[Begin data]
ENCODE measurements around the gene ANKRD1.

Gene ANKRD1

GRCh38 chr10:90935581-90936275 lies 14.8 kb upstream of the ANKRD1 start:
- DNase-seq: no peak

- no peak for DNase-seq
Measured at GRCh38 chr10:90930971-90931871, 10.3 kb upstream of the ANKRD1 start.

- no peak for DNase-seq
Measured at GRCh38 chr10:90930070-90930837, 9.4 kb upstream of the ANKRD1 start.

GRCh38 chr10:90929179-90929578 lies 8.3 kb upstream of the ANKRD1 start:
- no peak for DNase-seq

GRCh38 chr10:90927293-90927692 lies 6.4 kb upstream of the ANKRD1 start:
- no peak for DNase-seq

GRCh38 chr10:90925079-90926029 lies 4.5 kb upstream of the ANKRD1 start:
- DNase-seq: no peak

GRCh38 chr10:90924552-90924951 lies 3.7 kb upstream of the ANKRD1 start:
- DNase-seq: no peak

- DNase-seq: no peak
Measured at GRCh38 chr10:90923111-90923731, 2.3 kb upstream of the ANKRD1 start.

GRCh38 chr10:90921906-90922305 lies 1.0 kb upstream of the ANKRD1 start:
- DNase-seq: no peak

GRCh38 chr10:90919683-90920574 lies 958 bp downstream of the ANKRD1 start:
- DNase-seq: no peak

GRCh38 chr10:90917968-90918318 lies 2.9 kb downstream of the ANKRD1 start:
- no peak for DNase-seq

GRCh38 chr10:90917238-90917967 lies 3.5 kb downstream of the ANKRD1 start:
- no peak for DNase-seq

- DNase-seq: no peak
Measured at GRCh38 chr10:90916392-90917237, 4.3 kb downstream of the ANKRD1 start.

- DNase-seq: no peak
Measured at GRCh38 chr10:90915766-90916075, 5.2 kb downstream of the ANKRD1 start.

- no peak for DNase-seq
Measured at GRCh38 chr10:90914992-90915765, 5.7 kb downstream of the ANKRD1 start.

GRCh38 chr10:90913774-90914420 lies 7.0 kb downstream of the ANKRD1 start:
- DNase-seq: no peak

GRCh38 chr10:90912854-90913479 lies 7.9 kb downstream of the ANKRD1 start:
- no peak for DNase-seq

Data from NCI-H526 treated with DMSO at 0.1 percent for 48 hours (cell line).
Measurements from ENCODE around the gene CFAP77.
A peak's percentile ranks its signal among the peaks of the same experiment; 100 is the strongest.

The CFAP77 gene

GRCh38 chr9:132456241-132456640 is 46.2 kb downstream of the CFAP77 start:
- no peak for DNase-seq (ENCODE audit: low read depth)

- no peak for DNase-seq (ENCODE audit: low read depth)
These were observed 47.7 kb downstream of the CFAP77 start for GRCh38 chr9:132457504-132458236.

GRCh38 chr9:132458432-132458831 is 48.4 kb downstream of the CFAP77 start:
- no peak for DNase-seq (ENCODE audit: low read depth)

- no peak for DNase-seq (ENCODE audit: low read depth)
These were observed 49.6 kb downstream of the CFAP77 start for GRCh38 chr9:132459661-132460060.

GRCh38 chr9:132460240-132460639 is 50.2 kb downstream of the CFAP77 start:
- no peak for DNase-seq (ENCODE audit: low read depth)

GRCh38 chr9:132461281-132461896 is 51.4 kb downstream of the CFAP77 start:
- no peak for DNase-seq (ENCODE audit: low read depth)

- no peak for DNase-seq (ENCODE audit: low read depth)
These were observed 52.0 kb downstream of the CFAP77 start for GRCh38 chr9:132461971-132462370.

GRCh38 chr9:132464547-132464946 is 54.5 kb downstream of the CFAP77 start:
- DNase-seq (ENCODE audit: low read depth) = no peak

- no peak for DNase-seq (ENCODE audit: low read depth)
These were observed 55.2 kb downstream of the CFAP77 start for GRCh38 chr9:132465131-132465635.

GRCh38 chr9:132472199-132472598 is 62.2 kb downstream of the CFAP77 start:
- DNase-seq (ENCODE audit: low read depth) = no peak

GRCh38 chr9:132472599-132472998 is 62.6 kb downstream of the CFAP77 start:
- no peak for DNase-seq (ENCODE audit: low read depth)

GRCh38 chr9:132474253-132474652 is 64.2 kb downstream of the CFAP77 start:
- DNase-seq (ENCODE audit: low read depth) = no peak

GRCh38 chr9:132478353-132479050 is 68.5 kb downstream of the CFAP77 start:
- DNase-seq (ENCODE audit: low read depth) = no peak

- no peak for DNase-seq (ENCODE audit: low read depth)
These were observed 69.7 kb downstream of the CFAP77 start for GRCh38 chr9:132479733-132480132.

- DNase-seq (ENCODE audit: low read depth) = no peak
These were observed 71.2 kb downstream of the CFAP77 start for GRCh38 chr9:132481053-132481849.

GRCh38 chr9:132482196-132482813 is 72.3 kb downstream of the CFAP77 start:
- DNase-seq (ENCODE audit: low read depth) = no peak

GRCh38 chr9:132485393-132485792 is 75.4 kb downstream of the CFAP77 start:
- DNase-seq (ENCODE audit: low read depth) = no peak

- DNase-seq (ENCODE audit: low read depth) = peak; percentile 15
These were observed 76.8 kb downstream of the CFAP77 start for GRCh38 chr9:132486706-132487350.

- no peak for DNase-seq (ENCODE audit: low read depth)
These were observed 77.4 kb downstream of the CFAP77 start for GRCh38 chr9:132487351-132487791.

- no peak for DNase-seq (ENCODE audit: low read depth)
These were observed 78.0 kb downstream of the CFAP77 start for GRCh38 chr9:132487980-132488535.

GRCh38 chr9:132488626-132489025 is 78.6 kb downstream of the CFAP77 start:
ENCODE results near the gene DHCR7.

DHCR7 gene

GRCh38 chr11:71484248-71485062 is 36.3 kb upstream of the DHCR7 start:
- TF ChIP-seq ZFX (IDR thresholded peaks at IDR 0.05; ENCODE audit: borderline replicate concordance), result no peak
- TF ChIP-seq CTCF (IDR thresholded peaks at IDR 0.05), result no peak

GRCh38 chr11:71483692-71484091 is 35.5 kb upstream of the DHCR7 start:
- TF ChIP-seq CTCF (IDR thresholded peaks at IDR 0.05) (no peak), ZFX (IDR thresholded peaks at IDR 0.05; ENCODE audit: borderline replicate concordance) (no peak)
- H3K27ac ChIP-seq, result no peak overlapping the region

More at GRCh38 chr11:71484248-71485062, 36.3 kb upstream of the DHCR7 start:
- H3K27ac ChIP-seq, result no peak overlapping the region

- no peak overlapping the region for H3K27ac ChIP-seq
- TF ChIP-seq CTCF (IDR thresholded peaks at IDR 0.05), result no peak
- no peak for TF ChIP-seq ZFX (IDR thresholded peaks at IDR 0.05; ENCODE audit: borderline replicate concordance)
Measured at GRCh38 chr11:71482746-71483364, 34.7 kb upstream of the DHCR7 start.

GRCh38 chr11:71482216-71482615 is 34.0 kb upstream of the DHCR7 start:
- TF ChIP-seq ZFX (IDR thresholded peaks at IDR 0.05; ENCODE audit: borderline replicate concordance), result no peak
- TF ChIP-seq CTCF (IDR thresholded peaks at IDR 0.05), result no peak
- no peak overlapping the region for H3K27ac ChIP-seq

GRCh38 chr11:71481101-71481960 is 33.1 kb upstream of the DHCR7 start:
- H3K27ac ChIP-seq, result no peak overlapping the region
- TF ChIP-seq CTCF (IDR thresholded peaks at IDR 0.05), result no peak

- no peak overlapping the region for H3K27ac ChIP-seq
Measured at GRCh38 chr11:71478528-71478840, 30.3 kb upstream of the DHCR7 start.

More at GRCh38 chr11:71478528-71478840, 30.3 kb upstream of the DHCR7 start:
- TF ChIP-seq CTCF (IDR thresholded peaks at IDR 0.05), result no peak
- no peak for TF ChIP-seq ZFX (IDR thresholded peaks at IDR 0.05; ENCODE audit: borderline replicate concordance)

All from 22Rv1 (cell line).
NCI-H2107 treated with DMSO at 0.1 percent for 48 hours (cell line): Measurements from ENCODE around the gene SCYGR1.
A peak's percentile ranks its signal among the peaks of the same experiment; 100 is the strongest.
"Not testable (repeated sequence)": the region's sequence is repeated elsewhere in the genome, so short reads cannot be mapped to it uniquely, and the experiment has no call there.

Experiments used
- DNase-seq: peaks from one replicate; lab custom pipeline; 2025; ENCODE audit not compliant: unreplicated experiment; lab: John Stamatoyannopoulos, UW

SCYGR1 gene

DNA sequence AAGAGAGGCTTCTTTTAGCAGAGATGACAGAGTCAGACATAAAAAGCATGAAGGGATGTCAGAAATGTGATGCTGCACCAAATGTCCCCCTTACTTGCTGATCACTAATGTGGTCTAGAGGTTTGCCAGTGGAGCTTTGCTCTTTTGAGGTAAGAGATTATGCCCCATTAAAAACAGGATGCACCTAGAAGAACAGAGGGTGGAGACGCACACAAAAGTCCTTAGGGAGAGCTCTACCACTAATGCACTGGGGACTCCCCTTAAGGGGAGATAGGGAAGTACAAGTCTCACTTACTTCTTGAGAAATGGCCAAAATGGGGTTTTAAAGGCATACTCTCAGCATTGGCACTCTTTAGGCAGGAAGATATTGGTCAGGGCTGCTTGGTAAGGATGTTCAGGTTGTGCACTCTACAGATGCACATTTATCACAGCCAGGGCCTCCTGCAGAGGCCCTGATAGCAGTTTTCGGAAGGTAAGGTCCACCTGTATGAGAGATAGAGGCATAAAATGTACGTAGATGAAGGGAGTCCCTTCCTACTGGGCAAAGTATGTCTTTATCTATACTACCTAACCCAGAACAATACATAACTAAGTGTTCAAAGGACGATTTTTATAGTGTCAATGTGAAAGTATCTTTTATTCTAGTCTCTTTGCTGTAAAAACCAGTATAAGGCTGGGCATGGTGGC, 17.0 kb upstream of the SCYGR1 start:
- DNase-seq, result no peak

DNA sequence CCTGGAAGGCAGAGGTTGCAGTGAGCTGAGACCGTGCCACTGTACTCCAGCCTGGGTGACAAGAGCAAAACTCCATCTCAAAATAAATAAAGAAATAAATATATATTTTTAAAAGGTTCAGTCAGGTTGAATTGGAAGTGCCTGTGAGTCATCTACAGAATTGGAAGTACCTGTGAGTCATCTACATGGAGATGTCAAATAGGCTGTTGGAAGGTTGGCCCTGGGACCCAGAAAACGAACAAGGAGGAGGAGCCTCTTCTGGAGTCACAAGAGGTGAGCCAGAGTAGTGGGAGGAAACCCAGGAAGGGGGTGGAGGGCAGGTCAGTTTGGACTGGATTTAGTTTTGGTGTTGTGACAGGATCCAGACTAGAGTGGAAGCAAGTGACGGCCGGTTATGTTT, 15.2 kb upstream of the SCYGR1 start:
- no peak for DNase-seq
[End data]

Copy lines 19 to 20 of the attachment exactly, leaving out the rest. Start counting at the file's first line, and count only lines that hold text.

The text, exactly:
GRCh38 chr10:90921906-90922305 lies 1.0 kb upstream of the ANKRD1 start:
- DNase-seq: no peak